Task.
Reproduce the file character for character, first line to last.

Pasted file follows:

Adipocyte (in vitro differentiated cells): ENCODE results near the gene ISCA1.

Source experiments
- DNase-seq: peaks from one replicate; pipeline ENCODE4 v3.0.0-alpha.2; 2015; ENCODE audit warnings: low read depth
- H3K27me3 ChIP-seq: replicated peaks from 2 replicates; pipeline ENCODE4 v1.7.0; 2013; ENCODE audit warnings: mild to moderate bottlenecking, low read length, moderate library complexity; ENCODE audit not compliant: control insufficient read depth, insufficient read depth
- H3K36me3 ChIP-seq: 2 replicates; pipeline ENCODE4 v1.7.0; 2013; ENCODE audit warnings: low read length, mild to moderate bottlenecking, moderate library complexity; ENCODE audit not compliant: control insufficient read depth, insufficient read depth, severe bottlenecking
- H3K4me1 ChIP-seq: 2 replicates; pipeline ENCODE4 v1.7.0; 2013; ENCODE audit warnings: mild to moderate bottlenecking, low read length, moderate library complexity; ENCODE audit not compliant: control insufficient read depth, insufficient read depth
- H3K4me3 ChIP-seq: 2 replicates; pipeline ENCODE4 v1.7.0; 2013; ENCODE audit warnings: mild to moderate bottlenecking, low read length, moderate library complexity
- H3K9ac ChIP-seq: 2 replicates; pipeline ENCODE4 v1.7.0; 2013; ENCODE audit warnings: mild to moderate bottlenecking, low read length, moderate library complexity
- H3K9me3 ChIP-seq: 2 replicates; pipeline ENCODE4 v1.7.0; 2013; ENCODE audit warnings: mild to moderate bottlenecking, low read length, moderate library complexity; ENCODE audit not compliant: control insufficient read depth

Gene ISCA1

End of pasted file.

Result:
Adipocyte (in vitro differentiated cells): ENCODE results near the gene ISCA1.

Source experiments
- DNase-seq: peaks from one replicate; pipeline ENCODE4 v3.0.0-alpha.2; 2015; ENCODE audit warnings: low read depth
- H3K27me3 ChIP-seq: replicated peaks from 2 replicates; pipeline ENCODE4 v1.7.0; 2013; ENCODE audit warnings: mild to moderate bottlenecking, low read length, moderate library complexity; ENCODE audit not compliant: control insufficient read depth, insufficient read depth
- H3K36me3 ChIP-seq: 2 replicates; pipeline ENCODE4 v1.7.0; 2013; ENCODE audit warnings: low read length, mild to moderate bottlenecking, moderate library complexity; ENCODE audit not compliant: control insufficient read depth, insufficient read depth, severe bottlenecking
- H3K4me1 ChIP-seq: 2 replicates; pipeline ENCODE4 v1.7.0; 2013; ENCODE audit warnings: mild to moderate bottlenecking, low read length, moderate library complexity; ENCODE audit not compliant: control insufficient read depth, insufficient read depth
- H3K4me3 ChIP-seq: 2 replicates; pipeline ENCODE4 v1.7.0; 2013; ENCODE audit warnings: mild to moderate bottlenecking, low read length, moderate library complexity
- H3K9ac ChIP-seq: 2 replicates; pipeline ENCODE4 v1.7.0; 2013; ENCODE audit warnings: mild to moderate bottlenecking, low read length, moderate library complexity
- H3K9me3 ChIP-seq: 2 replicates; pipeline ENCODE4 v1.7.0; 2013; ENCODE audit warnings: mild to moderate bottlenecking, low read length, moderate library complexity; ENCODE audit not compliant: control insufficient read depth

Gene ISCA1